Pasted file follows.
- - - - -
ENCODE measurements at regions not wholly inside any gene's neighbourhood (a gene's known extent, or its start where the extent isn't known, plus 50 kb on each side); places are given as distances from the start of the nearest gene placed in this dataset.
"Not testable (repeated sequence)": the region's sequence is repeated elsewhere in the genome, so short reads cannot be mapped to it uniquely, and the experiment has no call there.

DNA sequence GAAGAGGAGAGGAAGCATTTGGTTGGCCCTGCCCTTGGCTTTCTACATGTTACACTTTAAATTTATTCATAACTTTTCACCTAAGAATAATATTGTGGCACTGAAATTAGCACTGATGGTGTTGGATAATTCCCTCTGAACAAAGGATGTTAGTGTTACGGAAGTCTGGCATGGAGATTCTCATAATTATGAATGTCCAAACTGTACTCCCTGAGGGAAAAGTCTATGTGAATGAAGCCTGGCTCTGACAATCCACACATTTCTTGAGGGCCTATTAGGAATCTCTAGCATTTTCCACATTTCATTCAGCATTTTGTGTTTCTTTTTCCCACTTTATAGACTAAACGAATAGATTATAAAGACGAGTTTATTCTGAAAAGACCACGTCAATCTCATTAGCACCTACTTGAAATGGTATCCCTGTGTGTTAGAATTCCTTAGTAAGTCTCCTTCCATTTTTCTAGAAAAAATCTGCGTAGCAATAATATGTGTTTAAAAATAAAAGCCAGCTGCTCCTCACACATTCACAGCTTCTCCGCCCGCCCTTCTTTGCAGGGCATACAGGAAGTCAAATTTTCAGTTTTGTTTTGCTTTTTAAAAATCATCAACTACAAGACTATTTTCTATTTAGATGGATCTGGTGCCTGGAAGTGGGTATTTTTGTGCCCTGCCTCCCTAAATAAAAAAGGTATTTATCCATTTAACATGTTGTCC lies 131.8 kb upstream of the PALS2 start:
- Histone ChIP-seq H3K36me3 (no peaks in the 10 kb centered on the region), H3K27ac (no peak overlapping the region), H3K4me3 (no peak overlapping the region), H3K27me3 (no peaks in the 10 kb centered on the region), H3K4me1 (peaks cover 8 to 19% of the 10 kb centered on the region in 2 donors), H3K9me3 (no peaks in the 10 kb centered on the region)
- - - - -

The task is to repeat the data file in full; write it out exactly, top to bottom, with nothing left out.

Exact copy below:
ENCODE measurements at regions not wholly inside any gene's neighbourhood (a gene's known extent, or its start where the extent isn't known, plus 50 kb on each side); places are given as distances from the start of the nearest gene placed in this dataset.
"Not testable (repeated sequence)": the region's sequence is repeated elsewhere in the genome, so short reads cannot be mapped to it uniquely, and the experiment has no call there.

DNA sequence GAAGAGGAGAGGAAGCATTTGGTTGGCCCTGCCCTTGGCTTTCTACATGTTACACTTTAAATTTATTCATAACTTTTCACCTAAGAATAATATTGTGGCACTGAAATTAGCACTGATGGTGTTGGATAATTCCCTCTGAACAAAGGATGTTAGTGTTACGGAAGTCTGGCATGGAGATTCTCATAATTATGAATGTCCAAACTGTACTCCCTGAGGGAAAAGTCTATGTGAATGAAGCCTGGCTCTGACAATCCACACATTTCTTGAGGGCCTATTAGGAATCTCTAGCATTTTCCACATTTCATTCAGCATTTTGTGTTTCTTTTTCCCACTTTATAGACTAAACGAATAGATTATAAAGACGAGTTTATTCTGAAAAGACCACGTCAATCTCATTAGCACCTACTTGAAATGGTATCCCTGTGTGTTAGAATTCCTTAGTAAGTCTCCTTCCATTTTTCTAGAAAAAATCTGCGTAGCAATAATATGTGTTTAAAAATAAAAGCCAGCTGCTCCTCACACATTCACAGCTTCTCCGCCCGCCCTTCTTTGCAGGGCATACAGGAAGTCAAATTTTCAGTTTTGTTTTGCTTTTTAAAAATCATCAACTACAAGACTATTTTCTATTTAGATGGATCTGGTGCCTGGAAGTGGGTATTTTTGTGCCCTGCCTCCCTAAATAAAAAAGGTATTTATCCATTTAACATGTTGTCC lies 131.8 kb upstream of the PALS2 start:
- Histone ChIP-seq H3K36me3 (no peaks in the 10 kb centered on the region), H3K27ac (no peak overlapping the region), H3K4me3 (no peak overlapping the region), H3K27me3 (no peaks in the 10 kb centered on the region), H3K4me1 (peaks cover 8 to 19% of the 10 kb centered on the region in 2 donors), H3K9me3 (no peaks in the 10 kb centered on the region)